Gillard and the Labor leadership

Gillard makes history as Australia’s first woman prime-minister. Today marks an important historical milestone for Australian politics and civil society.

Julia Gillard is without a doubt Labor’s best political operative and most effective communicator. She has shown she can cut through. Ultimately, this is what sealed Kevin Rudd’s fate. Rudd was only able to communicate during campaign set-pieces – like the health debate with Abbott or during the election campaign. For the last two years he has mostly sounded like a technocrat – and Australia stopped listening.

While I welcome Julia’s prime ministership, I am deeply concerned about the circumstances surrounding her ascendancy.

The New South Wales Right faction demonstrated its dangerous level of clout. Sick of being ignored, they turned on the man they installed over Beasley. They have shown a remarkable tendancy to quickly do in the leaders that do not treat them with almost slavish attention – Nathan Rees, Morris Iemma and now Kevin Rudd. Rudd largely ignored the factions – now they have strongly reasserted themselves as central to the exercise of power in the Federal Parliamentary Labor Party.

The fact that the parliamentary leadership of the Labor Party is determined by the vote of only Members of Parliament is now shown to be open to the manipulation of powerful, unaccountable factional forces. The destabilisation of Simon Crean in 2003-04 is also testament to this, as was the dumping of Bob Hawke. Rudd’s downfall is testament to the fact that leaders can too easily be destabilised.

Australian Labor needs to broaden the pool of people involved in the election of the leader.

The UK Labour Party has a vote of Parliamentarians, union affiliates and members. Not only do MPs vote, but (of course) their Members of European Parliament vote, as do local “constituency” Labor Parties and affiliated socialist societies. A third of the vote goes to MPs and MEPs, individual party members and affiliated organisations.

This seems to me to be a far better system, ensuring a far greater mandate for the elected leader, as well as ensuring greater stability.

Federal Labor has had some terrible leadership tensions in the past (thankfully avoided in this current very quick leadership change).

Fundamentally Labor needs to modernise so as to become more resilient to the arbitrary exercise of power by a sole group within the Parliamentary Party.

Gillard is the right choice for Labor leader. She will lead Labor to victory. It is just as well that the NSW Right has made the correct decision in this case. But they will not always do so, and Labor as an organisation must secure itself against the possibility of future bad decisions.

5 thoughts on “Gillard and the Labor leadership”

  1. Pingback: Alexander White

  2. As a member of the Labor Party, I am attracted to the idea of having more of a say in who leads the Party. But, I do believe that we need to be careful about consistency in terms of electorate mandate. Despite the media's misguided, yet predictable, talk of an unelected PM, her ascendancy can nevertheless be traced down through to the average punter on the street who elects their local member. It is at least formally consistent. If members of the Party, and unions, were to be given a formal say in matters such as this, the electorate's vote would be diluted – arguably distorted – by Party votes. And while I like aspects of this (particularly with the perceived irrelevance of Party membership), it risks alienating the broader public – both formally and psychologically. The informal dominance of factional war-lords is concerning, but we must, I believe, look to counter it with mechanisms that do not dilute formal representative consistency. Perhaps one of the best methods here is to focus on pre-selections, ensuring that rank and file, and union, etc. votes are genuinely effective. This is a key point at which factional kingmakers gain – and wield – their power. So, I like the sentiment of you suggestions, but I'd broaden the base and ensure democratic engagement at the preselection stage, rather than fiddling with moves to step over sitting members in leadership ballots.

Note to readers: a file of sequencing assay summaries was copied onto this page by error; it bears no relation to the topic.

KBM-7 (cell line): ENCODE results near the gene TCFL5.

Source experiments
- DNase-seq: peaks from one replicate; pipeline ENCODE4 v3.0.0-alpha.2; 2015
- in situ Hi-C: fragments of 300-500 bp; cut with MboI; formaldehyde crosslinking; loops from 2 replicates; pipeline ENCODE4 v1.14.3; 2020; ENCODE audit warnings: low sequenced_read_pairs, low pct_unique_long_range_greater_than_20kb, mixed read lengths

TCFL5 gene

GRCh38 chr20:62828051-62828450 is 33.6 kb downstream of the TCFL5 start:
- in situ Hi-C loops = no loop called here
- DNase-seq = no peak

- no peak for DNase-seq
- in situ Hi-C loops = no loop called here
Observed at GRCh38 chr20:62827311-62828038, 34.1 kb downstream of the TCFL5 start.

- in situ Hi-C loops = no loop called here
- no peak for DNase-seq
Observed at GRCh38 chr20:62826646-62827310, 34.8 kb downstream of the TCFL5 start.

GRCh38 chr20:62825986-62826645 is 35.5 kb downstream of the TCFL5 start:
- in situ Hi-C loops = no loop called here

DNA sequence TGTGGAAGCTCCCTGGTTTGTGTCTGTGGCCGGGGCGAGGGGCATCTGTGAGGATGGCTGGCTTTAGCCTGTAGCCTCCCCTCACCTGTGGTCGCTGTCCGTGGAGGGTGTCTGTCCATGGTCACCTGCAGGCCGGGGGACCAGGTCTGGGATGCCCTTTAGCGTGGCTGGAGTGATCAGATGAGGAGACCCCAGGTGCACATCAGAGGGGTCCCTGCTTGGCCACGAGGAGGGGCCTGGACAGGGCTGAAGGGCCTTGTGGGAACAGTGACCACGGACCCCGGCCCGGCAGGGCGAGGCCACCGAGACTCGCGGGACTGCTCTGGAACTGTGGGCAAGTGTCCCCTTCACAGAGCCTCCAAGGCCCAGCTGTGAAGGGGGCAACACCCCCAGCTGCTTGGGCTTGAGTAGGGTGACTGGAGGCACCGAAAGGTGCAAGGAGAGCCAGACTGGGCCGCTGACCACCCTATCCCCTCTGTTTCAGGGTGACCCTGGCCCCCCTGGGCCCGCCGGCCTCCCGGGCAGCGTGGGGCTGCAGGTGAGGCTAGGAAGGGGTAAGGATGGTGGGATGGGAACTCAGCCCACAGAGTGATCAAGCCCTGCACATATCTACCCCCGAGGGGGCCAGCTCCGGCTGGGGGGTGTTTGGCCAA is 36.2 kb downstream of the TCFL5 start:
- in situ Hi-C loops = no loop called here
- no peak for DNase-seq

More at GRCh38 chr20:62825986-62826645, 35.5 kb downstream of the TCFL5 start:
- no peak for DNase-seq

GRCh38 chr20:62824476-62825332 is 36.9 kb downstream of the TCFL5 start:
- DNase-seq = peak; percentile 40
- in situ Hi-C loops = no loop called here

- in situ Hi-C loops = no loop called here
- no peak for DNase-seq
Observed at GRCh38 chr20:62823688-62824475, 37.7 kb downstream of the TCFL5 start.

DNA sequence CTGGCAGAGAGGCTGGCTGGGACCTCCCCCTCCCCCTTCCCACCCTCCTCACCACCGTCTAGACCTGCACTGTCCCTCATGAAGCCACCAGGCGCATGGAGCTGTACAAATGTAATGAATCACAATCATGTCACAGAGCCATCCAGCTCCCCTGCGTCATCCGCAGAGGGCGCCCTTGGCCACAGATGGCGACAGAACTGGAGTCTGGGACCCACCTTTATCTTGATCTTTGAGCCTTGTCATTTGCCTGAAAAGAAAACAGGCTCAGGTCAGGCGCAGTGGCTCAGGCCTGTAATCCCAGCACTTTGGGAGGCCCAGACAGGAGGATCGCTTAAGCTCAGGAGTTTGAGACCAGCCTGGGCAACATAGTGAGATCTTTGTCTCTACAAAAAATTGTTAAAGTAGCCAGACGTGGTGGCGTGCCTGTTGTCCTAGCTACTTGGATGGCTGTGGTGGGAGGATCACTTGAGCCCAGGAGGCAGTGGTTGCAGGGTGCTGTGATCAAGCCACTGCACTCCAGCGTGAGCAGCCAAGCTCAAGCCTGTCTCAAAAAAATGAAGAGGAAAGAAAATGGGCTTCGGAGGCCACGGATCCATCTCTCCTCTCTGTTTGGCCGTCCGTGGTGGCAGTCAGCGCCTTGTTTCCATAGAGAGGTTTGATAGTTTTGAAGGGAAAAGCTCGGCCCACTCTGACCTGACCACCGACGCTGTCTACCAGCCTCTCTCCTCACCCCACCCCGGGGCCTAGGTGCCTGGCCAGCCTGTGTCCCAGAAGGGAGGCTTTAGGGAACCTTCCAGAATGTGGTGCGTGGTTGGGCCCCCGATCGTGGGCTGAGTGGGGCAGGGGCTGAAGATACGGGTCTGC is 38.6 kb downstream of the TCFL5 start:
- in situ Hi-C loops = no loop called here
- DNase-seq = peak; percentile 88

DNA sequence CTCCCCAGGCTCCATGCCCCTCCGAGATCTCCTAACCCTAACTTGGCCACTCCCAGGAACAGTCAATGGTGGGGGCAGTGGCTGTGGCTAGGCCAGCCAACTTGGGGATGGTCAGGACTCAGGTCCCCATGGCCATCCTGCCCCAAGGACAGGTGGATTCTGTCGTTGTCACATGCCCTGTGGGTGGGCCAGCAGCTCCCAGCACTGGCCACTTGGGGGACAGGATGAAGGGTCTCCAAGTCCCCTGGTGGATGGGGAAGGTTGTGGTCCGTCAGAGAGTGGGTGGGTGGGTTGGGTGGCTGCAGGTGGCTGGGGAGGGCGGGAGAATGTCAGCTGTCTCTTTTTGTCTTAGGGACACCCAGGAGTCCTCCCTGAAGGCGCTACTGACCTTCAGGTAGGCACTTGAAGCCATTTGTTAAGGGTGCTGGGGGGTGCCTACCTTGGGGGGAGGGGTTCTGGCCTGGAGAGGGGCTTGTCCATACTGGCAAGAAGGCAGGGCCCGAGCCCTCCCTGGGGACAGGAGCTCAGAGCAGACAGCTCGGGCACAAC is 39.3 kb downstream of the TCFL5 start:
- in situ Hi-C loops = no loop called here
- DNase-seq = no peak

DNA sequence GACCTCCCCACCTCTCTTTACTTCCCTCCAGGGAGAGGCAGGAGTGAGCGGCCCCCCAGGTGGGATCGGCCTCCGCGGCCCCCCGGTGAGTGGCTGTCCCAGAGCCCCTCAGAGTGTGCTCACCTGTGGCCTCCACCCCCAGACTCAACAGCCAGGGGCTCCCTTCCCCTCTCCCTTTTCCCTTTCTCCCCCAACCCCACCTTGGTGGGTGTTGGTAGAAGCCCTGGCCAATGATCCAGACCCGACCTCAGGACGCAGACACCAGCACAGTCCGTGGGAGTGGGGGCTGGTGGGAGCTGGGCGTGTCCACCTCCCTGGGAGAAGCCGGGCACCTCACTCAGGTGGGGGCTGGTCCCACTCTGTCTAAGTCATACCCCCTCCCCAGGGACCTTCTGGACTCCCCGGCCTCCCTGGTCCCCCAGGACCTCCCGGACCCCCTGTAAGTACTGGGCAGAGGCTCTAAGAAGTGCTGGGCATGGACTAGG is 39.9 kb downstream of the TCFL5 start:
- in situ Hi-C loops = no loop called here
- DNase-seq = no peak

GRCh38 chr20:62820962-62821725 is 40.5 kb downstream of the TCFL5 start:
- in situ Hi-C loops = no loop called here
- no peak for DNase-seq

1. Look at the UK Labour Party – which has seen 1000s of new members join who are committed to voting out the Tories and have a say in how will lead Labor. I think opening up these kinds of decisions would see a larger party membership and greater participation as well as make union affiliation to Labor even more meaningful. UK Labour has certainly resolved these issues and I believe Australian Labor can also.

  3. I'm with you Alex. I was disappointed when Gillard didn't lead the Labor party in the 2007 election, and have remained a big supporter of her. What disturbs me is the unfettered power of the right factions in the Party, and that we currently have a Prime Minister that no-one in the general populace elected to that role. I hope and believe Julia will be a great PM. That's not the point though. The process by which she has secured the role should disturb anyone who believes in democracy.

    1. I'm not overly concerned about the "no one voted for her". We don't have a presidential system of government, we don't directly elect the Prime Minister (the position of which is not even mentioned in the Constitution). Even though the 2007 election was presidential in nature (with Kevin 07), it remains a fact that Gillard was elected as deputy prime minister with the sure knowledge that if Kevin Rudd carked it, it was likely that she'd lead the country (duly elected through our Westminster system).

      However, the role of the National Right in orchestrating the Rudd downfall was corrosive to democracy. In my view, Labor must change the way it elects its leader to be more like the UK Labour system.

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